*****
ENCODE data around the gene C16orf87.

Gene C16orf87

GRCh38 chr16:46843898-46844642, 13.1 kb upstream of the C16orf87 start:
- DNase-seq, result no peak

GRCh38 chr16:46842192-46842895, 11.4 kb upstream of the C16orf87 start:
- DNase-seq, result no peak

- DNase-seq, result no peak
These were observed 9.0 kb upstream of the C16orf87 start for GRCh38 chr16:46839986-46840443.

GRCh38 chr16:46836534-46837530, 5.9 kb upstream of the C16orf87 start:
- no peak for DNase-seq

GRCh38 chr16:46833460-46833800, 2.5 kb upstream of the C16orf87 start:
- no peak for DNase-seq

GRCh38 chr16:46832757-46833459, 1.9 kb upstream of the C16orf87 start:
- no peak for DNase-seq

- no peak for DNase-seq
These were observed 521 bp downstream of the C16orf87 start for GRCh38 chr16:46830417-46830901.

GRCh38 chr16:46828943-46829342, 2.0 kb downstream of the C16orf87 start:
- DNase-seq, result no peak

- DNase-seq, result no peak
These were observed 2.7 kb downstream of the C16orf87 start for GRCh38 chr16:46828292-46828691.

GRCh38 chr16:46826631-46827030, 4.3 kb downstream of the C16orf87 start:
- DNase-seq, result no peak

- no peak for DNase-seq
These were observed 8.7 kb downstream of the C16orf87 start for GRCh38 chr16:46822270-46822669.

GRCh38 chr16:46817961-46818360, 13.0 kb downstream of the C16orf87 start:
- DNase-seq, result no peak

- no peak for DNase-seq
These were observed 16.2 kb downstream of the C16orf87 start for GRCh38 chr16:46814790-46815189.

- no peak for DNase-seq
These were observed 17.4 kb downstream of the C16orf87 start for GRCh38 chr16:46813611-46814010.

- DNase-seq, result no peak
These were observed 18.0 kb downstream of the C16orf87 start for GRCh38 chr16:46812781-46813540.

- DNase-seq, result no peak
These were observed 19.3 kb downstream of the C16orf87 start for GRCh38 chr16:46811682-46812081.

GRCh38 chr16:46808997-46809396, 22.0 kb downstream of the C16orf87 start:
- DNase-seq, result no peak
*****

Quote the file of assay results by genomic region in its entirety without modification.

ENCODE data around the gene C16orf87.

Gene C16orf87

GRCh38 chr16:46843898-46844642, 13.1 kb upstream of the C16orf87 start:
- DNase-seq, result no peak

GRCh38 chr16:46842192-46842895, 11.4 kb upstream of the C16orf87 start:
- DNase-seq, result no peak

- DNase-seq, result no peak
These were observed 9.0 kb upstream of the C16orf87 start for GRCh38 chr16:46839986-46840443.

GRCh38 chr16:46836534-46837530, 5.9 kb upstream of the C16orf87 start:
- no peak for DNase-seq

GRCh38 chr16:46833460-46833800, 2.5 kb upstream of the C16orf87 start:
- no peak for DNase-seq

GRCh38 chr16:46832757-46833459, 1.9 kb upstream of the C16orf87 start:
- no peak for DNase-seq

- no peak for DNase-seq
These were observed 521 bp downstream of the C16orf87 start for GRCh38 chr16:46830417-46830901.

GRCh38 chr16:46828943-46829342, 2.0 kb downstream of the C16orf87 start:
- DNase-seq, result no peak

- DNase-seq, result no peak
These were observed 2.7 kb downstream of the C16orf87 start for GRCh38 chr16:46828292-46828691.

GRCh38 chr16:46826631-46827030, 4.3 kb downstream of the C16orf87 start:
- DNase-seq, result no peak

- no peak for DNase-seq
These were observed 8.7 kb downstream of the C16orf87 start for GRCh38 chr16:46822270-46822669.

GRCh38 chr16:46817961-46818360, 13.0 kb downstream of the C16orf87 start:
- DNase-seq, result no peak

- no peak for DNase-seq
These were observed 16.2 kb downstream of the C16orf87 start for GRCh38 chr16:46814790-46815189.

- no peak for DNase-seq
These were observed 17.4 kb downstream of the C16orf87 start for GRCh38 chr16:46813611-46814010.

- DNase-seq, result no peak
These were observed 18.0 kb downstream of the C16orf87 start for GRCh38 chr16:46812781-46813540.

- DNase-seq, result no peak
These were observed 19.3 kb downstream of the C16orf87 start for GRCh38 chr16:46811682-46812081.

GRCh38 chr16:46808997-46809396, 22.0 kb downstream of the C16orf87 start:
- DNase-seq, result no peak